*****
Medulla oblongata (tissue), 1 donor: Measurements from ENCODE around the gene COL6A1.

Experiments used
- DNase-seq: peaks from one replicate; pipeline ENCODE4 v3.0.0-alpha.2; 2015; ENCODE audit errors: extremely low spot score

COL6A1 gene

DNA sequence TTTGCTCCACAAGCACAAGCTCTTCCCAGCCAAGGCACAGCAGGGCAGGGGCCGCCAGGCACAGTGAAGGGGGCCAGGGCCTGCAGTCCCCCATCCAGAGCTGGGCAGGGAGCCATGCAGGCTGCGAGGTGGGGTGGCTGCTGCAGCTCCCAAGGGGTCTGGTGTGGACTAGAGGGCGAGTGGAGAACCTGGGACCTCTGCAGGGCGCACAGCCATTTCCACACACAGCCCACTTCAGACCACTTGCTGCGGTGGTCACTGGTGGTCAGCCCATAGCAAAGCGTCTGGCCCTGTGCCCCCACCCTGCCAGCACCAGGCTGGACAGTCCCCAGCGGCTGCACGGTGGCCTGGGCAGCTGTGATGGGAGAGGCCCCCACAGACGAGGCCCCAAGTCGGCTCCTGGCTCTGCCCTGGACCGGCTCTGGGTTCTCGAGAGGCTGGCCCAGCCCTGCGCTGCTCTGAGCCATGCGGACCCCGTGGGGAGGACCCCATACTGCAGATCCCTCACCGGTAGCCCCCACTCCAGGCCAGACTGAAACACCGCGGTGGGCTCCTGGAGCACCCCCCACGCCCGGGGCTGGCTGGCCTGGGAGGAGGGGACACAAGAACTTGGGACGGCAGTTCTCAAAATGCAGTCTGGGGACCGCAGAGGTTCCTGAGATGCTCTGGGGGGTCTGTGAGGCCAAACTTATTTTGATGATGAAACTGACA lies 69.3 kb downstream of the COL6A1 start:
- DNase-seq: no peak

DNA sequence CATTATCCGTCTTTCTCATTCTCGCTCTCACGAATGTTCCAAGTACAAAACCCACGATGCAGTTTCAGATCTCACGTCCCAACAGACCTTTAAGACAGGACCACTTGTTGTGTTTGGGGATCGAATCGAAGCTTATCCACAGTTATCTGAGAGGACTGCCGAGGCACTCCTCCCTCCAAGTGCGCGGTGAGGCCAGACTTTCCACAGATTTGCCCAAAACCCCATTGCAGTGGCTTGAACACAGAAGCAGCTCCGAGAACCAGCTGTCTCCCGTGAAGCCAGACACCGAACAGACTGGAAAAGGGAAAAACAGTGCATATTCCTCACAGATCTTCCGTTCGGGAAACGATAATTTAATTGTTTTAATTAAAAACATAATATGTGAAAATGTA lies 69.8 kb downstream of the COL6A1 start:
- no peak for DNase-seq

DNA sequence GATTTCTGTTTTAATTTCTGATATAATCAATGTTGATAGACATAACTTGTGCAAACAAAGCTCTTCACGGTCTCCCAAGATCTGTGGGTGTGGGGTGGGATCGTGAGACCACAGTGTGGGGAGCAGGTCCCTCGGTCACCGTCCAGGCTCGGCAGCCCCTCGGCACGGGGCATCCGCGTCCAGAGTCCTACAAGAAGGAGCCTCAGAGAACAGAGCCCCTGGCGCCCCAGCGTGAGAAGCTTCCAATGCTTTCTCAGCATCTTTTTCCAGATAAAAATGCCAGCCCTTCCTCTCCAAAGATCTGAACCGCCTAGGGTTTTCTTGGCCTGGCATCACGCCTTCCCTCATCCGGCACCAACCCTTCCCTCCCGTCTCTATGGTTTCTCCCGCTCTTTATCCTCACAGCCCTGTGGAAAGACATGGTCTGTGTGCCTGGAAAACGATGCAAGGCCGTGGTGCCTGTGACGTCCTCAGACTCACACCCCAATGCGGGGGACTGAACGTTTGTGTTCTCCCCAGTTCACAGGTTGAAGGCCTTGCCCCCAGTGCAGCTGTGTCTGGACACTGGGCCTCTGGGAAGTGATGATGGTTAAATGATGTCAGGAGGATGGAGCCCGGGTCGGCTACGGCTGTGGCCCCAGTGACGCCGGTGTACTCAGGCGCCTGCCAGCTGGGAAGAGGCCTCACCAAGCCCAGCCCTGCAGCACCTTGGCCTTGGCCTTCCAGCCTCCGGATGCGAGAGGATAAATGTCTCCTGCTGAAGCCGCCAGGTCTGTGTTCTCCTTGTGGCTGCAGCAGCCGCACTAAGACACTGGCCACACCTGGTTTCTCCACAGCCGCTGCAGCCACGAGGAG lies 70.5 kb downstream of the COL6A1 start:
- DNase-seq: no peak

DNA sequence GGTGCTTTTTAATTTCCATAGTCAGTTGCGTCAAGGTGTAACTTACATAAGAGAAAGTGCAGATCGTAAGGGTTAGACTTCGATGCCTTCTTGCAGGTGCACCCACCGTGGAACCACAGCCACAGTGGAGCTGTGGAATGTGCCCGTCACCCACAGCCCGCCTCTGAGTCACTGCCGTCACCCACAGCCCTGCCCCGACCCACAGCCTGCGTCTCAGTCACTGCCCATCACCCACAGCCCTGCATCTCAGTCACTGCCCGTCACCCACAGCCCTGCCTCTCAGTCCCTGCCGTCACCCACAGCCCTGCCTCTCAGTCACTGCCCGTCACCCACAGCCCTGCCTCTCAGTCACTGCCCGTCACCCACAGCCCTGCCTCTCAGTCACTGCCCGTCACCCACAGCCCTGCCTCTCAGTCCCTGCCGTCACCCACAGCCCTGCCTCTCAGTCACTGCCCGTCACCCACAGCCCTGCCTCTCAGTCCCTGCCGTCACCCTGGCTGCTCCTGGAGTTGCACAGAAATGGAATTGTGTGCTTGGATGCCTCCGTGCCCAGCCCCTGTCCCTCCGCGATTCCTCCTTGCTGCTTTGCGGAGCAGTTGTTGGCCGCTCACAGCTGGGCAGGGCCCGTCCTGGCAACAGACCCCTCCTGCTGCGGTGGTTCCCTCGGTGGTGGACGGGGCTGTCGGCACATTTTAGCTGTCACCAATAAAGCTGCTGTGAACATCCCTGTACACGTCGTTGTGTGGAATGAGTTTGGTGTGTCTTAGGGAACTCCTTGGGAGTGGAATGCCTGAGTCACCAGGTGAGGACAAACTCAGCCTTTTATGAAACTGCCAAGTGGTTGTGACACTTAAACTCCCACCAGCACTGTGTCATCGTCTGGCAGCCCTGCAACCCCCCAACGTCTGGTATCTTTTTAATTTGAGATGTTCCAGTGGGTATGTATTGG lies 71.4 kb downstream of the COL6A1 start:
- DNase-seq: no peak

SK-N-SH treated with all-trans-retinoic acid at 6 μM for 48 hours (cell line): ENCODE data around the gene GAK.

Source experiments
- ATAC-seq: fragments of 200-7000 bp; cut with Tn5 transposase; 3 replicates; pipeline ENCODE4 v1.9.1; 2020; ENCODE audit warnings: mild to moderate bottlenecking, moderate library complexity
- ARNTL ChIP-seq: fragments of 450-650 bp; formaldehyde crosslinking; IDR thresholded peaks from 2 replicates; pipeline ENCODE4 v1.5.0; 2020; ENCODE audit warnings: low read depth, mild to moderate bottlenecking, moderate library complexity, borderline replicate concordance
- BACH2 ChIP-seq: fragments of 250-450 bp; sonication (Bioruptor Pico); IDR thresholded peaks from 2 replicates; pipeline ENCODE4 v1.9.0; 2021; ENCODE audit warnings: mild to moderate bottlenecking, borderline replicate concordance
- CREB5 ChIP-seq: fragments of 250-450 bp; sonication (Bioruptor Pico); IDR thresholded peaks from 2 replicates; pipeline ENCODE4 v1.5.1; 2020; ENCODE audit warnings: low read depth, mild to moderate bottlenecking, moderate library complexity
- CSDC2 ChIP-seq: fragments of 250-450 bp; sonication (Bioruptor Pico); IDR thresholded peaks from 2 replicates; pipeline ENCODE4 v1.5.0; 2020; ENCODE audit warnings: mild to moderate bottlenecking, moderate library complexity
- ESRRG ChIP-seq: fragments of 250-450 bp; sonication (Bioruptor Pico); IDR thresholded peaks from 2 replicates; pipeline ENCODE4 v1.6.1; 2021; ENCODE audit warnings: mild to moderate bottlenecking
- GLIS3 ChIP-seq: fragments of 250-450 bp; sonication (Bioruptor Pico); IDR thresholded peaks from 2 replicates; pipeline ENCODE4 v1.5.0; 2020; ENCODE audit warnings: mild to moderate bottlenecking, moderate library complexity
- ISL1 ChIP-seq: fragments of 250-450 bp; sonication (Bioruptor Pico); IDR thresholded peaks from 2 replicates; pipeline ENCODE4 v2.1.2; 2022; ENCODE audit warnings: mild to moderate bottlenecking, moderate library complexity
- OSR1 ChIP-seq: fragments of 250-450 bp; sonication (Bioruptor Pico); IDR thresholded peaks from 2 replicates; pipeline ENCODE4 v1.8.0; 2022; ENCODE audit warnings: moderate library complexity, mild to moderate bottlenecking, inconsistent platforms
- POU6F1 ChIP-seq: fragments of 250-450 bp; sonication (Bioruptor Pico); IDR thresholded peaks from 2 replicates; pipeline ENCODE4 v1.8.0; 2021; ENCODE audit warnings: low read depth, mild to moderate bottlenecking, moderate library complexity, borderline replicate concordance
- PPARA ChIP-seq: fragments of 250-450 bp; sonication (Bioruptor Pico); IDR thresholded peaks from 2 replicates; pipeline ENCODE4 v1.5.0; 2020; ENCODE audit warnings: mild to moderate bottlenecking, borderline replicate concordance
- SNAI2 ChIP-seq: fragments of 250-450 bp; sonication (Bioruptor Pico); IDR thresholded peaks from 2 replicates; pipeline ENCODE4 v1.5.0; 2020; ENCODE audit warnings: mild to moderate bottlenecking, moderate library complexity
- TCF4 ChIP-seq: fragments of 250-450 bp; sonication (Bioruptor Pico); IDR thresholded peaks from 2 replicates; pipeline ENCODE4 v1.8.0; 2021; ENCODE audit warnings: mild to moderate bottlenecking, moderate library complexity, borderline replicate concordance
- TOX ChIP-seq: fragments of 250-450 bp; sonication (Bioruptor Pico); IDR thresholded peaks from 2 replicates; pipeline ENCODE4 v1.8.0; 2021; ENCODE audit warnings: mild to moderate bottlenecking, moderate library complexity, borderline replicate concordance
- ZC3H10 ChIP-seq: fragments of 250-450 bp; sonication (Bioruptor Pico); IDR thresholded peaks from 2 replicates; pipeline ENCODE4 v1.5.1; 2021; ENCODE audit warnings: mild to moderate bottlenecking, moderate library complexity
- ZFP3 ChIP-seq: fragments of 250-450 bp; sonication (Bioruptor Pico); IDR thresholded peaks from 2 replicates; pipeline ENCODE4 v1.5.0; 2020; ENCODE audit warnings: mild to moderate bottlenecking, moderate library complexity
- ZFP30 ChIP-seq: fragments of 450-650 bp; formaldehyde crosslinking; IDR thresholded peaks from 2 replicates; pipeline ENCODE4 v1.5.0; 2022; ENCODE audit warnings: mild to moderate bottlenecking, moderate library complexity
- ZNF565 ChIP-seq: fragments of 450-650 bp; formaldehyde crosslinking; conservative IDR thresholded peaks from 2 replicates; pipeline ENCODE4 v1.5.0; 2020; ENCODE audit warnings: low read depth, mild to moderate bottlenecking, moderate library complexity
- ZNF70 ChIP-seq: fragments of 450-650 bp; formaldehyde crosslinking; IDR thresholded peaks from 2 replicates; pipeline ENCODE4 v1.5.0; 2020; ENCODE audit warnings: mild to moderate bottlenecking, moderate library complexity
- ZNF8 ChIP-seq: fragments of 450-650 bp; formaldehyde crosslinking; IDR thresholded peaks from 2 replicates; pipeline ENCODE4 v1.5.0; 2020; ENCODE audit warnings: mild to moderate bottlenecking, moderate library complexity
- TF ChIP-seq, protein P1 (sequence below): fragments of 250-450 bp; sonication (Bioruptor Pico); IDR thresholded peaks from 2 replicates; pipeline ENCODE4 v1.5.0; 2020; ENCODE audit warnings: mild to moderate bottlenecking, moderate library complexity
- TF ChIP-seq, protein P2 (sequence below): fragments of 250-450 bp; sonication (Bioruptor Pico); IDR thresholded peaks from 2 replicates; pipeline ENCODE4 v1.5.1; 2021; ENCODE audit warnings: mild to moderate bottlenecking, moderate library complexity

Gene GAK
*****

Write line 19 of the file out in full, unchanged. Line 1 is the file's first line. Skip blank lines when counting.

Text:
- CSDC2 ChIP-seq: fragments of 250-450 bp; sonication (Bioruptor Pico); IDR thresholded peaks from 2 replicates; pipeline ENCODE4 v1.5.0; 2020; ENCODE audit warnings: mild to moderate bottlenecking, moderate library complexity